The Circle of Ancient Iranian Studies
LONDON, (CAIS) -- During the second season of archaeological research in Tappeh Ashraf, east of Esfahan, archaeologists have discovered Parthian strata and recovered a number of artefacts from the same period, reported the Persian service of ISNA on Tuesday.
Tappeh Ashraf is located in the east of Esfahan, near the bank of the Zayandeh-Rud River, adjacent to the Sasanian bridge of Sharestan (Šahrəstān). The Tappeh is currently considered to be the oldest archaeological mound in the city of Esfahan.
“During the excavation we discovered three highly decorated potteries dating to the early Parthian dynasty”, said Alireza Jafari-Zand, the director of the archaeological team at Tappeh Ashraf.
It seems the Iranian artisans of the Parthian dynasty had chosen the local nature as the theme to decorate their potteries.
“The potteries design depicts swans in a repetitive order which is interesting as Tappeh Ashraf is adjacent to Zayandeh Rud and the river is the host to migratory swans every year”, said Jafari-Zand.
Jafari-Zand dates the potteries to the early Parthian dynastic era (248 BCE – 224 CE), and emphasised the importance of this discovery, as the Parthians can now be placed firmly on the archaeological map of Esfahan for the first time.
“The Parthian dynasty was missing from the historical map of Esfahan, as we had no archaeological evidence for their presence. Fortunately with this discovery and the recovery of the artefacts, the city of Esfahan found her missing Parthian past”, said Jafari-Zand.
Jafari-Zand is hoping the future archaeological research in the area will shed further light on Esfahan during the Parthian dynasty.
Esfahan Province (also Isfahan) has a varied landscape of plains and hills, and in the west and
southwest it is bordered by the high ranges of the Zagros mountains and her
provincial capital, also called Esfahan (sfahān
The history of Esfahan Province can be traced back to the Palaeolithic period. In recent years Iranian archaeologists uncovered her prehistoric past ranging from Palaeolithic, Mesolithic, Neolithic, Bronze to Iron age.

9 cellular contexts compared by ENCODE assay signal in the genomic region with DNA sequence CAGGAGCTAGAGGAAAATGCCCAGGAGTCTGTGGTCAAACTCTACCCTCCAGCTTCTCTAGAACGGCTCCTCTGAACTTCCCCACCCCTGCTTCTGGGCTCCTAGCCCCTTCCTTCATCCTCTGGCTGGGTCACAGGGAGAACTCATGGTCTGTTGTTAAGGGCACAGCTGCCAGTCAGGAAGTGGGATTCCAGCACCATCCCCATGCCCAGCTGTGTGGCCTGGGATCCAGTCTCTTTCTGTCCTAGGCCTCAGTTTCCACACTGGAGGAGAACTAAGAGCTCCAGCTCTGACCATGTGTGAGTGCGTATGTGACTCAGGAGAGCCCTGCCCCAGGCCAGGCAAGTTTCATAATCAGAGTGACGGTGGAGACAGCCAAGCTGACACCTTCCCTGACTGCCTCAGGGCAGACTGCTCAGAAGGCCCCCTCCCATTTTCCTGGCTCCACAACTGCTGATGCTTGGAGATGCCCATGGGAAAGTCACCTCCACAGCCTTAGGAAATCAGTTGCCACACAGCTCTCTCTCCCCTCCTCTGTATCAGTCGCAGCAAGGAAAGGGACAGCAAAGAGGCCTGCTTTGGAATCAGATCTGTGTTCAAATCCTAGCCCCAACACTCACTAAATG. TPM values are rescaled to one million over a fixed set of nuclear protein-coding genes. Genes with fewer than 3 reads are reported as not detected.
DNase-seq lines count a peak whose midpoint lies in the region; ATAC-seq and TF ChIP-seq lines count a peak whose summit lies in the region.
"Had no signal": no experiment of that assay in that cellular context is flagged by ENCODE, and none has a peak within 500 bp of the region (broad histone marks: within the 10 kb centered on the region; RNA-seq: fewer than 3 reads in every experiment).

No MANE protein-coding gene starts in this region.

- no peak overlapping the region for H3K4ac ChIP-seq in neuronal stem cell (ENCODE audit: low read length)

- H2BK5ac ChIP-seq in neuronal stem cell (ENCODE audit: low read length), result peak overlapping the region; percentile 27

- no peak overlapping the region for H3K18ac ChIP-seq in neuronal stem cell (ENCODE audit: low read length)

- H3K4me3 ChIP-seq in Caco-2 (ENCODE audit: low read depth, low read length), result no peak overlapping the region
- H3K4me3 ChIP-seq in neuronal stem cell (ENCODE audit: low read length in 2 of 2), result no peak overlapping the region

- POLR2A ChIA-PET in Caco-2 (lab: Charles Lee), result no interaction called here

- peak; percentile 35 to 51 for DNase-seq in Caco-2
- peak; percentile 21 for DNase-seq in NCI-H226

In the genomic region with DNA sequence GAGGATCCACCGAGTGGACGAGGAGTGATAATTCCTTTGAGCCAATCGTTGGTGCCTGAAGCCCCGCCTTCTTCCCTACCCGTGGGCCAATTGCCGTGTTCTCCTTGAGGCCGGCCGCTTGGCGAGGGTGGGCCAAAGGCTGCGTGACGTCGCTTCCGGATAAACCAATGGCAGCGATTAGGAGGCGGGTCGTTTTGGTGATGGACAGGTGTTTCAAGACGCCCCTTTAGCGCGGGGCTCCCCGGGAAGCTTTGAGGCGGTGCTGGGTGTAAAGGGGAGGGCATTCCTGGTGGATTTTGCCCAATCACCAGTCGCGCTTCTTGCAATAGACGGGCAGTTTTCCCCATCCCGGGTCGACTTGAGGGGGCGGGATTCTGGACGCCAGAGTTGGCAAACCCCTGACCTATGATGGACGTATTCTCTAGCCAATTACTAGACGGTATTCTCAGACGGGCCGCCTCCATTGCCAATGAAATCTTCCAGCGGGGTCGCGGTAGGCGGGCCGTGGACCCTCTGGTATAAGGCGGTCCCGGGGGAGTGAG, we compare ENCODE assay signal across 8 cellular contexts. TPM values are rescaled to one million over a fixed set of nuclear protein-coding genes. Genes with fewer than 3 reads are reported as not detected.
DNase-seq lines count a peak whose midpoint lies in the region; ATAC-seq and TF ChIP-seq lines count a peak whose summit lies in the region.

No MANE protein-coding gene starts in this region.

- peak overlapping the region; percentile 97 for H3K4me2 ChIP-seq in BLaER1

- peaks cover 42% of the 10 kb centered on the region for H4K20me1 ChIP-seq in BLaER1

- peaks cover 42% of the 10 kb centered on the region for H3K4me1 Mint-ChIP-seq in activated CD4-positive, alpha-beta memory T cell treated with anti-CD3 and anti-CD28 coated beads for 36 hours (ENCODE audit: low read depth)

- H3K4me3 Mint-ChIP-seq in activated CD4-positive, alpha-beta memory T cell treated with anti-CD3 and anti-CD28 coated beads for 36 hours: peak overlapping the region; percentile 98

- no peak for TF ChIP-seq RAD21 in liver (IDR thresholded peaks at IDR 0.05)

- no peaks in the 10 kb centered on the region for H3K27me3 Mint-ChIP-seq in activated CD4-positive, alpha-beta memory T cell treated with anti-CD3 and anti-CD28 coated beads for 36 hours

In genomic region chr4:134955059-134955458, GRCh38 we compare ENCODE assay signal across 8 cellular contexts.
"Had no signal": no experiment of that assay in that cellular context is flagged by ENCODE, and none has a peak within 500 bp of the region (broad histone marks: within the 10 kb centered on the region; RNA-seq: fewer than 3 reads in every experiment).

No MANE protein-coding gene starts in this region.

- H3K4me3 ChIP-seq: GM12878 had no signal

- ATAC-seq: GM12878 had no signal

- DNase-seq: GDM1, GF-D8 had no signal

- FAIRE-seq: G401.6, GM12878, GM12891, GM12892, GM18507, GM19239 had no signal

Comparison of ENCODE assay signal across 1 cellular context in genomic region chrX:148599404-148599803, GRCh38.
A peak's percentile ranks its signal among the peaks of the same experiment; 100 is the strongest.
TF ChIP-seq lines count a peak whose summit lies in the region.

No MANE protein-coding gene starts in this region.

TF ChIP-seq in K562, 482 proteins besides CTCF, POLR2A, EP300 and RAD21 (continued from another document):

historical period, E. Herzfeld suggested that the Esfahan region is to be
equated with the ancient Elamite province of Siamshki, a district attested from
the late 3rd millennium BCE. During the 2nd millennium it
was administered, together with the district of Elam, by a viceroy accountable
to the Elamite king, who resided at Susa in Khuzestan.
the 8th century BCE, the province became one of the principal
districts of the first Iranian dynastic Empire, the Medes (728-550 BCE). The
name of the province under the Median dynasty is unknown; however, the modern
city of Esfahan was called Gaba, where Tappeh Ashraf is located.
the collapse of the Median dynasty and uniting Iranians under one single
political umbrella by Cyrus the Great in 550 BCE, the province become part of
the Achaemenid dynastic Empire (550-330 BCE). During this period a new city was
constructed (west of modern Esfahan) named Aspāndānā (from the Old-Persian spādānām,
meaning ‘of the armies’) to serve as a garrison city. The new city
together with the Median ‘Gaba’ (today’s Jay), forms the modern city of
like the rest of Iran was occupied by Macedonians in 4th century BCE,
and after its liberation by the Arsacid kings, it became part of the third
Iranian dynastic empire, the Parthians. Esfahan was the centre and the capital city of a
large province, which was administered by Arsacid governors.
During the succeeding
dynasty, the Sasanians (224-651 CE), Esfahan Province (Mid. Pers. Spahān) was governed
by the members of the imperial family and served as the residence of the
crown prince. There were seven major towns of the province during the early
Sasanian period, including Kahṯa, Gār, Mihrbon,
Darrām, Gay, Jāvarsān (Qoh), and Sārūye. By the end of Sasanian dynasty
first four towns were abounded and fell into ruins.
After the invasion of Iran by Arabs in 7th century, the province was faced with an exacerbated phase of intense de-urbanisation. The invading army wiped out Jāvarsān and Sārūye and the majority of its inhabitants were massacred. The population of Gay (including Spahān) who also didn’t accept Islam were either killed or captured and sold into slavery.
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